When to keep a secret

I was listening to a interview with Bruce Schneier at Columbia Law School on the NSA and all that (audio here). It’s well worth listening to — I think that Snowden’s whistleblowing is worth it just for all the talks and interviews Schneier has given as a result.
Schneier pointed to another positive consequence of the Snowden revelations: the NSA and its counterparts now know that whatever they do, there is a chance it will come out in the open. The implicit assumption that no one will ever find out what you’re doing makes people careless and makes them cross boundaries they wouldn’t cross otherwise.
It reminded me of something journalist and historian Timothy Garton Ash wrote following the WikiLeaks cables a few years ago. He said that anyone wanting to keep information secret, should be able to withstand the following test: if this piece of information became public, could you credibly explain why it should not have become public?
Indeed, few would have batted an eyelid if it turned out that the NSA only read the email of Al-Qaeda members and listened to the phone calls of Kim Jong-un.


How the NSA cheated cryptography

Of all the revelations made by Edward Snowden, I find the recent one about Dual_EC_DRBG definitely the most intriguing and possibly the most shocking – even if it wasn’t really news.
It intrigues me because it is about elliptic curves. I love elliptic curves. I studied them quite extensively when I worked as a mathematician and although I don’t use them anymore, I still feel a fondness for them.
But more importantly, it intrigues me because initially I didn’t realise what had really happened – and judging from comments and articles I’ve seen, I wasn’t the only one.
The NSA didn’t weaken a crypto standard. Rather, it put a backdoor inside the standard. There’s an important difference. As a consequence, if you use Dual_EC_DRBG, you’re still well-protected if the adversary you’re defending against isn’t the NSA. But if it is, you’re pretty much stuffed.
Dual_EC_DRBG is a pseudorandom number generator (or deterministic random bit generator; hence the name). It is one of four of its kind that were defined in the 2006 NIST standard SP 800-90A (PDF). The standard was written with the help of some people at the NSA. As we now know*, the NSA effectively wrote the standard.

Well, this is awkward.

Randomness is an essential part of any crypto system. It is also where many crypto systems have weaknesses, so if you’re implementing cryptography, it makes sense to use a standard provided by a reputable organisation like NIST.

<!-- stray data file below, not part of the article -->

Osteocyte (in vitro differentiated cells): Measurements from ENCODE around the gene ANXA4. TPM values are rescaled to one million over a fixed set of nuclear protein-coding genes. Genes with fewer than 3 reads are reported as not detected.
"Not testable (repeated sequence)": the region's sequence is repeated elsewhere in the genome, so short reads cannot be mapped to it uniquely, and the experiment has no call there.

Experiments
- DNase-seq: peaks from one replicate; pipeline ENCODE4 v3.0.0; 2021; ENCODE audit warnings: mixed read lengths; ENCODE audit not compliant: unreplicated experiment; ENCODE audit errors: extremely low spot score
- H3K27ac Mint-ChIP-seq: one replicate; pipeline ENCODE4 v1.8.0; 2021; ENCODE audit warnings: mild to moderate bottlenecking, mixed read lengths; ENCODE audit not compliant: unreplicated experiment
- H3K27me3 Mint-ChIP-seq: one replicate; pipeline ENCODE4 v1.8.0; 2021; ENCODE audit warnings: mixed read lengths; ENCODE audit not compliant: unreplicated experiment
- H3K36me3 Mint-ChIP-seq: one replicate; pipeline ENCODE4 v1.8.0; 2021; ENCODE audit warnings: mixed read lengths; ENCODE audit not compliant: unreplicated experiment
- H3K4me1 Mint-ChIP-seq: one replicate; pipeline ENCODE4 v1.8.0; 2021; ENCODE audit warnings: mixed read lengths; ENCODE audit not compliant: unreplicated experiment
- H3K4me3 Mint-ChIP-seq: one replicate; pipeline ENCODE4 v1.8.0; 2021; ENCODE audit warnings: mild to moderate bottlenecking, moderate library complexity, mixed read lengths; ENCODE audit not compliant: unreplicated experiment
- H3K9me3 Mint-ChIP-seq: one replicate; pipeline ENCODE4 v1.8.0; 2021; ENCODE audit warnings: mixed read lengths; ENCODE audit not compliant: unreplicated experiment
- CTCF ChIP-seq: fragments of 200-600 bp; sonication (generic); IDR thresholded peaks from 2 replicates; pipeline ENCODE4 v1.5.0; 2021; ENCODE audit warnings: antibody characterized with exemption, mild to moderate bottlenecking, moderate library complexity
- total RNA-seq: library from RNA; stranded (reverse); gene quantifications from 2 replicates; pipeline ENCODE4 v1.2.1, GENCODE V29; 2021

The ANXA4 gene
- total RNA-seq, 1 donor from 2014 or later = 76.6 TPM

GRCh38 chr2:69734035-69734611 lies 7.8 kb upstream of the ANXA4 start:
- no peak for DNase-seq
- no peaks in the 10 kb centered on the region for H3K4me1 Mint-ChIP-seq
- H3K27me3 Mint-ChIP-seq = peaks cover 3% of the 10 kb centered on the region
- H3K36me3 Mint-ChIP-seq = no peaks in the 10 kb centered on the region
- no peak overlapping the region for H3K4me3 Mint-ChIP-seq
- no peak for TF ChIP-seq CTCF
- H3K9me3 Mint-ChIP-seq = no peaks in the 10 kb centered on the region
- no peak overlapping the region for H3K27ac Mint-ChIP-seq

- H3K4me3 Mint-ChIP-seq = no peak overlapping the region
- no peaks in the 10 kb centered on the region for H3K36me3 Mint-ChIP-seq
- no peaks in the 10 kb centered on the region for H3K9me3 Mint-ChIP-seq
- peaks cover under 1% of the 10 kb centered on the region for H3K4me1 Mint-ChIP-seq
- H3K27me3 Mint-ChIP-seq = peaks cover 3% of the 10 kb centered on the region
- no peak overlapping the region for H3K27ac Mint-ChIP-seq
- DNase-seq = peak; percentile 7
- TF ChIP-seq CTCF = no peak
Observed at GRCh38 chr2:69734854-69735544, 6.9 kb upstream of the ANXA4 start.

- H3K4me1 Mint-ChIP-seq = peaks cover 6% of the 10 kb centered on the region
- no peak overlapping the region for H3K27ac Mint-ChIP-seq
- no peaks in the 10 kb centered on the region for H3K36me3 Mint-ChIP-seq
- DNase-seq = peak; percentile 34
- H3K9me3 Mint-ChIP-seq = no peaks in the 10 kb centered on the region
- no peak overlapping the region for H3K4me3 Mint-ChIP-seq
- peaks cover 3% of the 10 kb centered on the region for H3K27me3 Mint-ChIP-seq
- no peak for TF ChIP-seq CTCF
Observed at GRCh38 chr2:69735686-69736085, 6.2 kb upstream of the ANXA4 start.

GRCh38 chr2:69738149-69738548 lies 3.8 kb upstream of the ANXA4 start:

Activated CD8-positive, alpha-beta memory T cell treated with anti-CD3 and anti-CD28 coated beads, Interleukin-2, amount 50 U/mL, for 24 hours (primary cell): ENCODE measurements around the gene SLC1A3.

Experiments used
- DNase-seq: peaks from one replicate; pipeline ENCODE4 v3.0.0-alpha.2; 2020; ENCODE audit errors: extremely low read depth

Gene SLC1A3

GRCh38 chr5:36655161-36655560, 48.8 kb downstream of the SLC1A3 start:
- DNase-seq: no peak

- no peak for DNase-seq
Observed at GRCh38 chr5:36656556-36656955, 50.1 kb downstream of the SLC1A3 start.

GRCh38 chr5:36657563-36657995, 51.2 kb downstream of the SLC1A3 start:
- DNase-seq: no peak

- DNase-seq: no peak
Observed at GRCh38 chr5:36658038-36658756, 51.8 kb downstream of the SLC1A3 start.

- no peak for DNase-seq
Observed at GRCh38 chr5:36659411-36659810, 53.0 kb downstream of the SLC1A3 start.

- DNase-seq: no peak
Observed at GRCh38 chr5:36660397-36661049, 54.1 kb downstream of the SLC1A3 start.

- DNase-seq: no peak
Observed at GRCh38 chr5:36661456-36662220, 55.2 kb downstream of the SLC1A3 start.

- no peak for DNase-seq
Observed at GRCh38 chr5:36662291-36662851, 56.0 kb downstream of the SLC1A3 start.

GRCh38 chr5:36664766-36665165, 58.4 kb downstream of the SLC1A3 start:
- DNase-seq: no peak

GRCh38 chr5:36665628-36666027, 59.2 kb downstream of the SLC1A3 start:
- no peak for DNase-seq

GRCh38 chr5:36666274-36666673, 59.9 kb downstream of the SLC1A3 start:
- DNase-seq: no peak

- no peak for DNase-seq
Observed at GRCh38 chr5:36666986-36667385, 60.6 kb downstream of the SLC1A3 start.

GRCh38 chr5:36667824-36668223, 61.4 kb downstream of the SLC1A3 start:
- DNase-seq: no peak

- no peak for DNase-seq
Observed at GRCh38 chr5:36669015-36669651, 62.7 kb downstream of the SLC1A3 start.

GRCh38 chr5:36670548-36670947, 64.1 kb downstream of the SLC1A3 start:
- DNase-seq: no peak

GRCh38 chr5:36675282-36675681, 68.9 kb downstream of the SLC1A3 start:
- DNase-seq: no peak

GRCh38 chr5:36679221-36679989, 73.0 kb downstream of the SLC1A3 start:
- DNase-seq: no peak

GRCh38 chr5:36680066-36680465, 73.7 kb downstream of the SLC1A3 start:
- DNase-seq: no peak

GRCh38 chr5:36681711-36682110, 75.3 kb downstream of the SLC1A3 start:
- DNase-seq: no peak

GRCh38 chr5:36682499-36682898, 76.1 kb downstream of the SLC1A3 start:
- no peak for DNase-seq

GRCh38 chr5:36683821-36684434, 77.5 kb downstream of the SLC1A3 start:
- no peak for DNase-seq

What pseudorandom number generators do is turn a small ‘seed’ of proper random data into a constant stream of random numbers, which enables you to get such a number with arbitrarily high entropy. Entropy is usually defined as a way to measure randomness, but here (and possibly in general) it is best to see it as a way to measure surprise to an adversary. A high entropy means the adversary will know very little about the random numbers the system generates.
Dual_EC_DRBG uses a given elliptic curve. Elliptic curves come with an extra structure, called a group structure. For the purpose of this post, it suffices to say that this allows you to walk along the curve but, rather than simply following the shape of the curve, your walk makes you seemingly go all over the place. It is this all-over-the-placeness which makes them useful to generate pseudorandom numbers (and for cryptography in general).
Elliptic curve with group structure
The group structure on an elliptic curve. Don’t worry if it doesn’t make sense.

Apart from the curve, the algorithm also uses two given points P and Q on this curve. Like the curve, they are given in an appendix to the NIST standard.
Now there exists a relationship between these points P and Q: if you start at Q and you continue walking, then, for some large number e, after e steps you end up at P. This is not a secret: it is a simple property of the group structure of elliptic curves. But if the curve is large (which the one used in this standard is), it will take you a long time to compute e. Think in terms of millions of years. So no one knows e and no one can know e.
No one? Well, if you simply choose a point P on the curve and choose a (very large) number e, you can use that to compute a point Q. If you then give out these P and Q to someone, they will still need a million years to compute e. But you know it.